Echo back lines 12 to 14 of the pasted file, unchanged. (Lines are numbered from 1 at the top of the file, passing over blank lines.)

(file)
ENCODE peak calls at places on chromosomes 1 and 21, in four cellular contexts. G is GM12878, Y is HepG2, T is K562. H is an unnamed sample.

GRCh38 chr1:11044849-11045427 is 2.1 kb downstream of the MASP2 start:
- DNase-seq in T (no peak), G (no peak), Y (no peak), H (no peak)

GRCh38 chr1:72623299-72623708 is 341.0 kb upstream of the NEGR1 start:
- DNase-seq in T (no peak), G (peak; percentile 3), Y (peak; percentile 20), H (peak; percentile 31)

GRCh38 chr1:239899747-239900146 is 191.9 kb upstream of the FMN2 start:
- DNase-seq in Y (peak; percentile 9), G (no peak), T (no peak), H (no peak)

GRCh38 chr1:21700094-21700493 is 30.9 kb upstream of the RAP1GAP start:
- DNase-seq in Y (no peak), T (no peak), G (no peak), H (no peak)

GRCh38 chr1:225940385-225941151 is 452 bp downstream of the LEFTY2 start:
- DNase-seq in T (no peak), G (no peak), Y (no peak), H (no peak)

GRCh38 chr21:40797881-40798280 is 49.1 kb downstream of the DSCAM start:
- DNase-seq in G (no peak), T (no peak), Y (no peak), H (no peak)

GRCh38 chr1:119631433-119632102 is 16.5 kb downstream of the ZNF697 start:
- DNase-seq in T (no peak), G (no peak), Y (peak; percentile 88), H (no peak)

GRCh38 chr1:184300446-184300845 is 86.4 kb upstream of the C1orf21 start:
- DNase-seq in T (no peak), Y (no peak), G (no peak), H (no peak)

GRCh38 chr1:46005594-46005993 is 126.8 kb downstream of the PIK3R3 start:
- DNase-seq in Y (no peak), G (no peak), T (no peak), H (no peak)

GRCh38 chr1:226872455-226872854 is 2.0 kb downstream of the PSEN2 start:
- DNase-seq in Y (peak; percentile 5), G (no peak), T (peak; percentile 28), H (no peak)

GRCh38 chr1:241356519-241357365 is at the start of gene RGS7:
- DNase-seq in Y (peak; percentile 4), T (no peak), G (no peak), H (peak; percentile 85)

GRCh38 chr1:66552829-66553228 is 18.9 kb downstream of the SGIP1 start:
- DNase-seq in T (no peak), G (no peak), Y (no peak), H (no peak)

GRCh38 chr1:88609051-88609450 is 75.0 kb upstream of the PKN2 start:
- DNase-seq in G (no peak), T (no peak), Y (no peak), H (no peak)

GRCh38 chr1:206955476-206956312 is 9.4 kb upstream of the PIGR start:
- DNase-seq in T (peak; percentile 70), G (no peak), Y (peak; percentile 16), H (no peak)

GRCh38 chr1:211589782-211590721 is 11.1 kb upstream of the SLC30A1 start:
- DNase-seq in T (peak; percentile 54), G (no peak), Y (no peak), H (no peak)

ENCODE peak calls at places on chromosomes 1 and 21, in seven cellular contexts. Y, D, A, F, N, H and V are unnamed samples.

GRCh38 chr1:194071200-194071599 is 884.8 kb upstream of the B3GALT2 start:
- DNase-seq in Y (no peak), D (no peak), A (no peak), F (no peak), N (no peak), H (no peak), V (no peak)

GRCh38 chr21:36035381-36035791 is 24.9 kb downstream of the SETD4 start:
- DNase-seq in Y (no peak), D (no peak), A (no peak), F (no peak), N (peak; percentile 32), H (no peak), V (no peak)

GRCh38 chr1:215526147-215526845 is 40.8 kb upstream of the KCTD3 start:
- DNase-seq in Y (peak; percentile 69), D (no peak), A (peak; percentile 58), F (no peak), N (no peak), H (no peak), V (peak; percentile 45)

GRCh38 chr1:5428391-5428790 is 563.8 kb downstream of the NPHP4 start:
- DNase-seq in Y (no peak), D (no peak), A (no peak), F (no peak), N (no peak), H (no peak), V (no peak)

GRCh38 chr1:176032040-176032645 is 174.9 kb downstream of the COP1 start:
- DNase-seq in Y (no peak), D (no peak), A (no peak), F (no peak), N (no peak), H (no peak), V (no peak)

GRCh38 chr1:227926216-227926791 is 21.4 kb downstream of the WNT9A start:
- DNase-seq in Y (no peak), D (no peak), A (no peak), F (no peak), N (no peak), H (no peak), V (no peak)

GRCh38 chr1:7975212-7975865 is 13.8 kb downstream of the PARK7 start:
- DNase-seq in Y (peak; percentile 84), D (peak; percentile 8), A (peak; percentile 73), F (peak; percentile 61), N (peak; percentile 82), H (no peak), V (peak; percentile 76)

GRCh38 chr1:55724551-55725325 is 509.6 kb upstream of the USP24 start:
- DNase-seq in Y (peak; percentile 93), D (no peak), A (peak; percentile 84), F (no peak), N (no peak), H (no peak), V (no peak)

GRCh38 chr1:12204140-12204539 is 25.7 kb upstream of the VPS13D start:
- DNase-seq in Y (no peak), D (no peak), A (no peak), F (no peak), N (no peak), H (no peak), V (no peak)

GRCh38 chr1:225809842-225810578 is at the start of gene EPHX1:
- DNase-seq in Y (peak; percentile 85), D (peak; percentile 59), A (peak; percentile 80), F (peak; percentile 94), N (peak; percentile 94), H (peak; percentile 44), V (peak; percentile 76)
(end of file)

GRCh38 chr21:40797881-40798280 is 49.1 kb downstream of the DSCAM start:
- DNase-seq in G (no peak), T (no peak), Y (no peak), H (no peak)

GRCh38 chr1:119631433-119632102 is 16.5 kb downstream of the ZNF697 start: